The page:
Fund index changes occur fairly frequently, but few care enough to notice since it happens to smaller, less popular funds.
But Vanguard’s recent index shuffle hit closer to home for many investors if for no other reason than that Vanguard is Vanguard, and total assets of $537 billion are in question.
Still, while the assets are grand in scale, they aren't likely to change your portfolio exposure in a big way.
As Dave Nadig pointed out, we may see some differences in performance :the MSCI Broad Market Index, the benchmark the Vanguard Total Stock Market ETF (VTI) currently tracks, outperformed its soon-to-be benchmark (CRSP Total Market Index) by 0.47 percentage points in the last year.
Fair enough—it’s an index change after all. However, Vanguard’s new indexes aren’t radically different from the old ones and, in the long run, we may not see a whole lot of performance variance between the two groups.
That said, a big constituent change that will occur when the Vanguard MSCI Emerging Markets ETF (VWO) switches indexes is that the new benchmark won’t include South Korea. But, as my colleague Paul Baiocchi pointed out in a blog earlier this year, returns on different broad developing market ETFs aren’t so different, with or without Korea .
Granted this is a noteworthy change, but when you consider that the WisdomTree Europe Hedged Equity Fund (HEDJ) pretty much became a new ETF when WisdomTree abandoned the fund’s previous international focus, VWO’s makeover looks quite tame.
A Closer Look At Index Changes
In the overall changes, six of Vanguard’s international ETFs are changing to FTSE benchmarks. However, ETF investors aren’t new to this index provider, and neither is Vanguard.
After all, three of its nine international equity funds track FTSE indexes and are quite popular.
The Vanguard FTSE All-World ex-US ETF (VEU) has assets of $7.4 billion, while the Vanguard Total World Stock ETF (VT) and the Vanguard FTSE All-World ex-US Small Cap ETF (VSS) each has over $1 billion in assets.
Perhaps investors are more curious about the 16 Vanguard U.S. equity ETFs that are switching to benchmarks created by the University of Chicago’s Center for Research in Security Prices, or CRSP, pronounced “crisp.”
It’s too early to say if these changes will lead to long-term differences in returns, as we just don’t have enough data. But putting quirks in CRSP’s methodology into perspective may put some minds at ease.
Instead of a set number of companies chosen by market cap, CRSP selection will be based on a total percentage basis.
For example, the Vanguard Large-Cap ETF (VV), which is currently organized by MSCI around the 750 biggest firms by market cap, will now comprise 85 percent of the U.S. market-cap universe.
We use this approach at IndexUniverse for our Analytics product. We use the MSCI USA Investable Markets Index as our U.S. equity total market benchmark, which, unlike the MSCI US Broad Market Index, uses percentage buckets instead of a number cutoff, making it more representative of the market.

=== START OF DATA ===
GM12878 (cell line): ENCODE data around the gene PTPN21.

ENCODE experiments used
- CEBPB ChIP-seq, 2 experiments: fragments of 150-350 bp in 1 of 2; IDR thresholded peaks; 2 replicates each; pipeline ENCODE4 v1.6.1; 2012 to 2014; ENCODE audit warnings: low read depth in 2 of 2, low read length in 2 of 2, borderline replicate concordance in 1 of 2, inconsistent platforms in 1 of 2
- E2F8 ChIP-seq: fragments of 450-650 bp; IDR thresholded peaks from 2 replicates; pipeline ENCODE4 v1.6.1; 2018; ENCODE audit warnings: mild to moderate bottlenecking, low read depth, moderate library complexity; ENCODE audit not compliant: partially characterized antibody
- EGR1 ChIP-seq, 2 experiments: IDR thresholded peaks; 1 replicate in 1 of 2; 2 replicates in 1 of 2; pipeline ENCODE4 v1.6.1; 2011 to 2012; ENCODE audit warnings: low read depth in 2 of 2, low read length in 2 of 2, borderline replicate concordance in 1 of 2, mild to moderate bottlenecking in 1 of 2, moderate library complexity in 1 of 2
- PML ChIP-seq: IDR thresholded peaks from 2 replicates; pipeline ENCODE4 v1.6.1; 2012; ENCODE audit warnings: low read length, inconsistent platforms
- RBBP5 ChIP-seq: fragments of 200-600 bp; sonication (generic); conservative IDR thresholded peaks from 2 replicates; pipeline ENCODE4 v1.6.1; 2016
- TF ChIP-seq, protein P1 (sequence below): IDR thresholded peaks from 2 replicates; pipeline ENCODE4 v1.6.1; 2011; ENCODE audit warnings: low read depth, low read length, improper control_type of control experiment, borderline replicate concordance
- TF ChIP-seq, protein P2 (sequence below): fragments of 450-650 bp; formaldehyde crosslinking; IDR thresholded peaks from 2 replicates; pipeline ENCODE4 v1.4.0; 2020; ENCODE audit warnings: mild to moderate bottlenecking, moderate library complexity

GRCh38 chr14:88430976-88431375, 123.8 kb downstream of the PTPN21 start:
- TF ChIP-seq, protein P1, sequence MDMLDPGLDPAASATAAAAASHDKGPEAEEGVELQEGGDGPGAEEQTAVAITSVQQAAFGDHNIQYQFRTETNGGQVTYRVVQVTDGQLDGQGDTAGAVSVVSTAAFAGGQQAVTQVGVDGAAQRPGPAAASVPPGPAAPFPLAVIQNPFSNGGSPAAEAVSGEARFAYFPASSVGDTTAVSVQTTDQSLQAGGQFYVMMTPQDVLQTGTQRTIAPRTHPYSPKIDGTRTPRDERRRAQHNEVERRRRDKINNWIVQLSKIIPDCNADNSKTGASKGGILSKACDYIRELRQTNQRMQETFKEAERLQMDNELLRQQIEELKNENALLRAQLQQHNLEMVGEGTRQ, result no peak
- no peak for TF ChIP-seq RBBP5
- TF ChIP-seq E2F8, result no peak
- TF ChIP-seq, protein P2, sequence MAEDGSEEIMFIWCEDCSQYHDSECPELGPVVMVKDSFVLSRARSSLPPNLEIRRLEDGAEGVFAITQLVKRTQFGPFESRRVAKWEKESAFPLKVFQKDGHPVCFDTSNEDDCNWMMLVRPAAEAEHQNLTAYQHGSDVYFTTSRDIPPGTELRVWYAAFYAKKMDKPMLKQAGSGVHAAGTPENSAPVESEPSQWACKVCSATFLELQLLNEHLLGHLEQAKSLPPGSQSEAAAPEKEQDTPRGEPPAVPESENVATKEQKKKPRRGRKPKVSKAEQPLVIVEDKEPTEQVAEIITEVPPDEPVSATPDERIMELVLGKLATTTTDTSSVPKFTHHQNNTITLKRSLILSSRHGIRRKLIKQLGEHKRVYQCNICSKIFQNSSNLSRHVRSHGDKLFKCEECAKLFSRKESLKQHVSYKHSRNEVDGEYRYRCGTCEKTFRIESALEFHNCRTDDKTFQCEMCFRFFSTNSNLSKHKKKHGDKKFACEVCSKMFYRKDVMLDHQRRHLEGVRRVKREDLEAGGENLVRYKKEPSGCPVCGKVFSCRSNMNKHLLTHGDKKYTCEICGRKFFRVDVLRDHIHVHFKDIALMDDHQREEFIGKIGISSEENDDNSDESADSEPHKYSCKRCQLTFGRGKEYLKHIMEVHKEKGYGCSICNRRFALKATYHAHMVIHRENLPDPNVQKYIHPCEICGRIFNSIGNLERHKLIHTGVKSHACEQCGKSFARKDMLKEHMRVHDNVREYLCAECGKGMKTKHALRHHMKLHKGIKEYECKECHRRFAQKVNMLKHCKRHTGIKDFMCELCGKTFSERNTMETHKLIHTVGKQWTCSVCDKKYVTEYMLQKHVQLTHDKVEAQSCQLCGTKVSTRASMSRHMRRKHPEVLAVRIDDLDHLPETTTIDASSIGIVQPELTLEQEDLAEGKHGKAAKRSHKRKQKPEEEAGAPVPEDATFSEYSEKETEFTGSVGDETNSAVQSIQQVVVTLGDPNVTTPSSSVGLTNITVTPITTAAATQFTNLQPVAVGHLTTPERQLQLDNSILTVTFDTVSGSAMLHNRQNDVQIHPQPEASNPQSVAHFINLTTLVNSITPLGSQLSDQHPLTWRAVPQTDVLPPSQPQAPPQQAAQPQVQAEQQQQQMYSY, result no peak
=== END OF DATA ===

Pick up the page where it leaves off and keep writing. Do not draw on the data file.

The number of large-cap firms existing in the market isn’t static, and may or may not stay at 750 in the future, whereas using a percentage will ensure the largest companies in the market are ever-present.
CRSP index constituents are re-ranked quarterly by market cap, which is calculated by shares outstanding for each stock on the ranking day times the price for that security on a randomly selected day within the seven previous trading days, excluding the largest price fluctuations.
Vanguard probably does this to avoid front-running, which benefits Vanguard and ultimately the investor.
That said, it makes the holdings in its funds even less transparent. Many already argue Vanguard isn’t transparent enough, as it publishes holdings of its ETFs quarterly with a 30-day lag, instead of daily, as is customary for most of its competitors in the ETF industry.
Value And Growth Metrics
There is a lot of variety as is, and CRSP doesn’t introduce anything extraordinary to the broad range of growth and value metrics that exist between index providers. It shares many of the same metrics as MSCI in both growth and value screeners. The largest difference is the introduction of two additional growth screeners:current investment-to-assets ratio and return-on-assets.
The current investment-to-assets ratio is essentially a liquidity measure, or how well a company manages cash and other liquid assets.
Return on assets is expressed as net income over total assets, and is a measure of how efficient a company is at using its assets to generate earnings.
CRSP allows a firm’s total market cap to be split across two market-cap buckets.
This occurs when a firm’s market cap rank moves completely through a market-cap buffer band. If a company crosses beyond a band, 50 percent of its market cap—a so-called packet—is allocated to the new cap bucket.
If the firm remains in its new ranking in the following quarter, the remaining half of its market cap is reallocated to the new cap bucket. But if the firm retreats back inside the band, the second packet isn’t moved and the allocation remains 50-50. This keeps the fund representative and keeps constituents from moving back and forth between buckets.
Again, to see if these changes really create different returns won’t be possible until we have enough data.
At first blush, however, none of these is radically different from existing indexes.
Yes, it’s a large index change, and it’s easy to get excited. But let’s not be mean to the new index kids on the block just because they’re new.
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